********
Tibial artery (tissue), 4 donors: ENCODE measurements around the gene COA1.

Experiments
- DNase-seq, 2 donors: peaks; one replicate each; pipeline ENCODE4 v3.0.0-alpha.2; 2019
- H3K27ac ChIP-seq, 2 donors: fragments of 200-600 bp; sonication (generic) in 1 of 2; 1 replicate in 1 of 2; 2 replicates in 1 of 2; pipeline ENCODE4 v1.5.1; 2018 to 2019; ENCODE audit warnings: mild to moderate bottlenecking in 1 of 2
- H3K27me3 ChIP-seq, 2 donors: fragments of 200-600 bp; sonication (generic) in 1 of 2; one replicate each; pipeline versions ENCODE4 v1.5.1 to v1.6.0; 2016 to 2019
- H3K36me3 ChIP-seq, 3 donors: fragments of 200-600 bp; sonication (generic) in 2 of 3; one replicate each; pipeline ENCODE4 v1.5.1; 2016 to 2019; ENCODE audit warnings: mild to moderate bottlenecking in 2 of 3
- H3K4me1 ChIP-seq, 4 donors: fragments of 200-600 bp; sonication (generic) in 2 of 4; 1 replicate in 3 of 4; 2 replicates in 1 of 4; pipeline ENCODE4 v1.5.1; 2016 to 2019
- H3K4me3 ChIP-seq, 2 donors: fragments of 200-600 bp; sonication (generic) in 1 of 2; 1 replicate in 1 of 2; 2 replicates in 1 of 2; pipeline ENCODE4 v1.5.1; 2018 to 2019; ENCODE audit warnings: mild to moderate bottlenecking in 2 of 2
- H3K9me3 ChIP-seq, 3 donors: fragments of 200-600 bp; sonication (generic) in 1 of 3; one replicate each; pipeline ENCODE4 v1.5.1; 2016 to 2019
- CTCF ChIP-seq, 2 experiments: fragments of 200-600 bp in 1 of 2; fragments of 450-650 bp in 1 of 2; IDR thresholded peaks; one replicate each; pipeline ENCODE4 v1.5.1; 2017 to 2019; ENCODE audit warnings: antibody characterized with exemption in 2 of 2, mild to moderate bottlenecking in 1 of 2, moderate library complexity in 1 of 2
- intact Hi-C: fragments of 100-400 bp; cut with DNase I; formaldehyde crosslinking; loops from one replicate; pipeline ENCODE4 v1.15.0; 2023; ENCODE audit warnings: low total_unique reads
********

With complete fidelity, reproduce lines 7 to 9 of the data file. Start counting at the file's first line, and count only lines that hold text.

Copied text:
- H3K4me1 ChIP-seq, 4 donors: fragments of 200-600 bp; sonication (generic) in 2 of 4; 1 replicate in 3 of 4; 2 replicates in 1 of 4; pipeline ENCODE4 v1.5.1; 2016 to 2019
- H3K4me3 ChIP-seq, 2 donors: fragments of 200-600 bp; sonication (generic) in 1 of 2; 1 replicate in 1 of 2; 2 replicates in 1 of 2; pipeline ENCODE4 v1.5.1; 2018 to 2019; ENCODE audit warnings: mild to moderate bottlenecking in 2 of 2
- H3K9me3 ChIP-seq, 3 donors: fragments of 200-600 bp; sonication (generic) in 1 of 3; one replicate each; pipeline ENCODE4 v1.5.1; 2016 to 2019